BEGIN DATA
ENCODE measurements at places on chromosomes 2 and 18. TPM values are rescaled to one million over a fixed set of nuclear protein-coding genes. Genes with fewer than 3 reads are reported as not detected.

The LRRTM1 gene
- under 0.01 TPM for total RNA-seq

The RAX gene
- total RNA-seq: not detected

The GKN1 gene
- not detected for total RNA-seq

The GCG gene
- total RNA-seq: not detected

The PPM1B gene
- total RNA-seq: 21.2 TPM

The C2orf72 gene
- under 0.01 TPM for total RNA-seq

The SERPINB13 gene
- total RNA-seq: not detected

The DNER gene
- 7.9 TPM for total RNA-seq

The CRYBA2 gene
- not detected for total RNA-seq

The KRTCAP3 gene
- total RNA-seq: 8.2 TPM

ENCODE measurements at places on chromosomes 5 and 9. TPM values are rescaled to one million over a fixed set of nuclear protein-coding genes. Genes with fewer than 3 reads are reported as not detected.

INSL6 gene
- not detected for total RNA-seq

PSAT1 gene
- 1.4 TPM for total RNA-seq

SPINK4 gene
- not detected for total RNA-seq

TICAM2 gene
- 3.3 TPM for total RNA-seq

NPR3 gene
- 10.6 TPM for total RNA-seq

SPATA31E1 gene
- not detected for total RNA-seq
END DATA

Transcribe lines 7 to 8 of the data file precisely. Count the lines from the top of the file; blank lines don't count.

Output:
- not detected for total RNA-seq

The GCG gene